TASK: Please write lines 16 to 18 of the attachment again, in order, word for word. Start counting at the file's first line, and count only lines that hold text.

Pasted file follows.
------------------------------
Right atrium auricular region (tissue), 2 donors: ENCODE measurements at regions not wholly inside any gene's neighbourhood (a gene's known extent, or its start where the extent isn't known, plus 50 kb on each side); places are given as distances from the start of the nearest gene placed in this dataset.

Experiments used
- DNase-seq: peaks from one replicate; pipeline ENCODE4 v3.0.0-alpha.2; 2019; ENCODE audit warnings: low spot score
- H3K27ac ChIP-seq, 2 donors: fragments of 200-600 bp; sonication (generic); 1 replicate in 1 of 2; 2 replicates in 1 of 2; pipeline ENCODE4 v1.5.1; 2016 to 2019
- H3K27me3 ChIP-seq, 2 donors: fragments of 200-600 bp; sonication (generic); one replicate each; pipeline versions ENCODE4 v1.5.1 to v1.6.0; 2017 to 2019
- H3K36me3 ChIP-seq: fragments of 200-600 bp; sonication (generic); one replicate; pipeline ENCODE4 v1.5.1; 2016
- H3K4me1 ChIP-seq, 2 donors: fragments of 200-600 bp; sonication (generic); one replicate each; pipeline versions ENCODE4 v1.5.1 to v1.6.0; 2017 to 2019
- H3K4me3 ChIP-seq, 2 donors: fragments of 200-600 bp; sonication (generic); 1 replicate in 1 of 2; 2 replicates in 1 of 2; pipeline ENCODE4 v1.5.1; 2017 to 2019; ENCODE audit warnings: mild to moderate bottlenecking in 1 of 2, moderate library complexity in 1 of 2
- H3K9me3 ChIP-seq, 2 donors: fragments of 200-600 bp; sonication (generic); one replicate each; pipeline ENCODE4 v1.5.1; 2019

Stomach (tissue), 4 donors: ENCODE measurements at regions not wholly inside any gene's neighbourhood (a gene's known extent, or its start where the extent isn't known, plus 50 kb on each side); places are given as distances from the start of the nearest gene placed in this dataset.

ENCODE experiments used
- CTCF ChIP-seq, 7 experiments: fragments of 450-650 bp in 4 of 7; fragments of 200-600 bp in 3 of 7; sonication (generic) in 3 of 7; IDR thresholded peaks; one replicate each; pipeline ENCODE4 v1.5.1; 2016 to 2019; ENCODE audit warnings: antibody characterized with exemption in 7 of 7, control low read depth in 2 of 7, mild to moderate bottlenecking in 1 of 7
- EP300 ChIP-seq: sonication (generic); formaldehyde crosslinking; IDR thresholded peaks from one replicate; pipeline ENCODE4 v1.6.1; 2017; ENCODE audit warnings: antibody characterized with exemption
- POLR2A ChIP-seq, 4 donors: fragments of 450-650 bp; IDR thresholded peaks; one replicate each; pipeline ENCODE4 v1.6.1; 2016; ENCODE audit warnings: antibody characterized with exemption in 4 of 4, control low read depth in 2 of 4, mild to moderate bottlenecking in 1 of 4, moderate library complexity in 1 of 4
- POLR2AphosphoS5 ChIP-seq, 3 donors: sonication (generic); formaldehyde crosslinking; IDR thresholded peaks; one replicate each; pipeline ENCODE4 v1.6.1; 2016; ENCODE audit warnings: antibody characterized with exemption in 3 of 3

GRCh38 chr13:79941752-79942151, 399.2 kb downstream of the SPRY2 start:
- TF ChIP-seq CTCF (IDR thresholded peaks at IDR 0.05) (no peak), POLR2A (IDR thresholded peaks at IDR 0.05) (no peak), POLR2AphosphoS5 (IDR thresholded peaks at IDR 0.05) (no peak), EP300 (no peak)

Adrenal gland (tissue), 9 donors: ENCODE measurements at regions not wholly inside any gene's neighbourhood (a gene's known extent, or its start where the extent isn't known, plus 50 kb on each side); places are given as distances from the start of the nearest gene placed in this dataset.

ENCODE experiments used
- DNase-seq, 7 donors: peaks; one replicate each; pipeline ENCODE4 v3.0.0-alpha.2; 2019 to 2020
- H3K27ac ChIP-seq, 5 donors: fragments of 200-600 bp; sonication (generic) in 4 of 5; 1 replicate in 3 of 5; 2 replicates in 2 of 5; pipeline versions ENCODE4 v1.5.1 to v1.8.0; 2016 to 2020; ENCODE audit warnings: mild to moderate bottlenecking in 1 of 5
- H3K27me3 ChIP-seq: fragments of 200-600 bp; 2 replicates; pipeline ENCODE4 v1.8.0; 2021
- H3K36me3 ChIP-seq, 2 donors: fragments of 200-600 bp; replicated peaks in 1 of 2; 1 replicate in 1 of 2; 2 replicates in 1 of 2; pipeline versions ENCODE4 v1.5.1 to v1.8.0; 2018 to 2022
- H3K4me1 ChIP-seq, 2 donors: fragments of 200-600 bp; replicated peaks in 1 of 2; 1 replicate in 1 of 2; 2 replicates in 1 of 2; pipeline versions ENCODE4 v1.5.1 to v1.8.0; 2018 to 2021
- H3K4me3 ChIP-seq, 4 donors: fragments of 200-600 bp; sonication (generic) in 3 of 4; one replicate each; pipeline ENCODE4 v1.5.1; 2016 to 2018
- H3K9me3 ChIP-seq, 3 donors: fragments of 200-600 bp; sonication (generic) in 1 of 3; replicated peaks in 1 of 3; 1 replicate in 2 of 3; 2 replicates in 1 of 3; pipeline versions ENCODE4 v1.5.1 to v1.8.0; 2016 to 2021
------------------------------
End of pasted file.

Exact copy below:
GRCh38 chr13:79941752-79942151, 399.2 kb downstream of the SPRY2 start:
- TF ChIP-seq CTCF (IDR thresholded peaks at IDR 0.05) (no peak), POLR2A (IDR thresholded peaks at IDR 0.05) (no peak), POLR2AphosphoS5 (IDR thresholded peaks at IDR 0.05) (no peak), EP300 (no peak)

Adrenal gland (tissue), 9 donors: ENCODE measurements at regions not wholly inside any gene's neighbourhood (a gene's known extent, or its start where the extent isn't known, plus 50 kb on each side); places are given as distances from the start of the nearest gene placed in this dataset.